E-scooter speed ranges from model to modal, but the average speed of an e-scooter is around 26 mph (42 kph). On UK roads, within the trial cities, all e-scooters are limited to a maximum speed limit of 15.5 mph (25 kph). The fastest e-scooter that you can buy today, is the Rion 2 RE90 Race Scooter, which can reach up to 100mph (160 kph) and costs around £5,300 ($7,100).

Are e-scooters safe?

Like any mode of transport, there are risks. There are risks in driving, cycling, and walking, but there are things we can all do to protect ourselves and other members of the public.

Some important tips to remember are; don't drink and ride. Riding an e-scooter whilst intoxicated is unsafe and in most European countries considered a criminal act. Tandem riding is also deemed to be unsafe. An e-scooter is generally only suited for one person, having two people riding one single scooter means that the balance is affected including the functionality of the brakes.

Slowing down whilst riding through pedestrian areas, being aware of your surroundings, and looking out for potential upcoming hazards are all important things to remember. Wearing a helmet is always a good idea when using an e-scooter. Like driving, you shouldn't text or answer calls whilst riding. If you need your phone for navigation, it's recommended to purchase a scooter with a mobile phone holder. If our streets remain safe whilst the e-scooter revolution evolves, then micro-mobility will soon increase its adoption around the world.

E-scooters in the UK

E-scooters around the world have been subject to laws and regulations, and treated differently from country to country. Some outright make it illegal, whilst others are trying to embrace it. Currently, the UK government is running e-scooter trials around the country, which started in 2020. As part of this trial, a selected number of different cities throughout the UK have been given permission for people to rent (from a pre-approved company) the use of an e-scooter on public roads.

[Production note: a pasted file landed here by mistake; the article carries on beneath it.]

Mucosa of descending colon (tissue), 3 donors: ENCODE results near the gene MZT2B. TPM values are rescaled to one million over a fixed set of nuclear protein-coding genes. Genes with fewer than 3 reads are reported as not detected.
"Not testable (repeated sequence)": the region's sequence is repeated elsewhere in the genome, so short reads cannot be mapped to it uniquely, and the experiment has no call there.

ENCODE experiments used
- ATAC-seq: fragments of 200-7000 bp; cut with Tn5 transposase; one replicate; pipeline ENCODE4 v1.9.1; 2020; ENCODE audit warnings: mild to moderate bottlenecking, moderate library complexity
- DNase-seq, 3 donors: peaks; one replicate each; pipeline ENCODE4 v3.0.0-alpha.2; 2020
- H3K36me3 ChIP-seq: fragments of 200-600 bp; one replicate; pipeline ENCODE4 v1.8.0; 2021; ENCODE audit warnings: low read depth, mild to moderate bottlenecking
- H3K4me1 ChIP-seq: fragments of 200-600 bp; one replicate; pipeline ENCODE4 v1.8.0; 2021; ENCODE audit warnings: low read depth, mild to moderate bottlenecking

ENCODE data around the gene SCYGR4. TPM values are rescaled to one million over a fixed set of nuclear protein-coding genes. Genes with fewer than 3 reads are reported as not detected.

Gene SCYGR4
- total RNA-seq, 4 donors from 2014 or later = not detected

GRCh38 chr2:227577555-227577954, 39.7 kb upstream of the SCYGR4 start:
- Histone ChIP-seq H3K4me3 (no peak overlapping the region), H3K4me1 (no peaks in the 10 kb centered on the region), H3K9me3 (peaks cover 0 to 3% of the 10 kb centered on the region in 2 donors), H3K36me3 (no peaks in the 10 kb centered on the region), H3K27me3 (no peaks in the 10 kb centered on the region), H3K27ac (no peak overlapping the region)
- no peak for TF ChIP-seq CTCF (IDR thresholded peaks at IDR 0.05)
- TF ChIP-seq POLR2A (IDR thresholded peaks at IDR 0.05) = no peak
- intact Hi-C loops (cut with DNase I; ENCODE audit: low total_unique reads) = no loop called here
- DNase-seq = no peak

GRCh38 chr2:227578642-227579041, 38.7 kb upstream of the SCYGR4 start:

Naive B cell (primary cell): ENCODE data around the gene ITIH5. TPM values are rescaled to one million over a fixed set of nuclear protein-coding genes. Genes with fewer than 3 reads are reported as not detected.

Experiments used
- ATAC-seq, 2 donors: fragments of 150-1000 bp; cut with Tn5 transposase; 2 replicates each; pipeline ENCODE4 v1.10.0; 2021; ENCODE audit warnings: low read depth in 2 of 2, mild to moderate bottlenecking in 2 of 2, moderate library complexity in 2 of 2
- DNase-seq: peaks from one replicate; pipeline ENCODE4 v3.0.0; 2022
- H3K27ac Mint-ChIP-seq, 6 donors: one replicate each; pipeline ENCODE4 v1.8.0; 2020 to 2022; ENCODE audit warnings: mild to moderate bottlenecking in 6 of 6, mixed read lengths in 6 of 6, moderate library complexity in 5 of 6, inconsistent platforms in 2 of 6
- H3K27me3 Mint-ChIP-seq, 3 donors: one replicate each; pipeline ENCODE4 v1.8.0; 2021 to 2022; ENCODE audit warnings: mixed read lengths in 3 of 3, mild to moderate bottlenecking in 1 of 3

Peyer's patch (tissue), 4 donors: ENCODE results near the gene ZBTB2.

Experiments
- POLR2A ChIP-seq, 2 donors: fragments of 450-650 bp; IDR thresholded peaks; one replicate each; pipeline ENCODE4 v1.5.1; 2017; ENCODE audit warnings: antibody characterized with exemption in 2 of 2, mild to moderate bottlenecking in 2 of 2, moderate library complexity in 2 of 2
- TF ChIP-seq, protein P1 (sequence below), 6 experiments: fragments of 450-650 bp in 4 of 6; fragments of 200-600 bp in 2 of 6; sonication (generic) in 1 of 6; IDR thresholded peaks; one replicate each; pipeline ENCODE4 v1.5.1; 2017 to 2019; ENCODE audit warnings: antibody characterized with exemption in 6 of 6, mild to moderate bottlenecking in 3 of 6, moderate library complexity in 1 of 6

E-scooter Law and Insurance

There is no doubt that e-scooter law is the hottest topic right now. With UK government trials, to North America state by state restrictions, it's hard to determine if you're allowed to ride your private scooter on public roads, in bike lanes, or if you're only to use a pre-determined city rental scooter. Owning a private e-scooter becomes a little more complex compared to owning a bike. For many countries, an e-scooter is considered a "powered transporter", which is essentially the catch-all term for a device that is powered (propelled) by a motor. This doesn't include e-bikes which in many countries, just like the UK, are classed as EAPCs or electrically-assisted pedal cycles. Because of this, what insurance is required to ride an e-scooter and stay within the law, and would you need to seek financial options to pay for a new e-scooter?

Best Electric Scooters To Buy

The boom in e-scooter popularity has fueled the market with evolving iterations of e-scooters, e-scooter tech, and e-scooter accessories. Out of the many different types of e-scooters now available, what are the best e-scooter that you can buy today? We've put together a list of our best recommendations, from three different price points, all currently legal to purchase.

E-scooter Finance

Like all expensive things, sometimes it's financial sense to buy big-ticket items under finance. Whilst finance for e-scooters in the UK is a relatively new topic, industry leaders are coming through to provide such a service. Currently, Klarna (a financial services company) is offering the best rates against e-scooter purchases from major e-scooter retailers.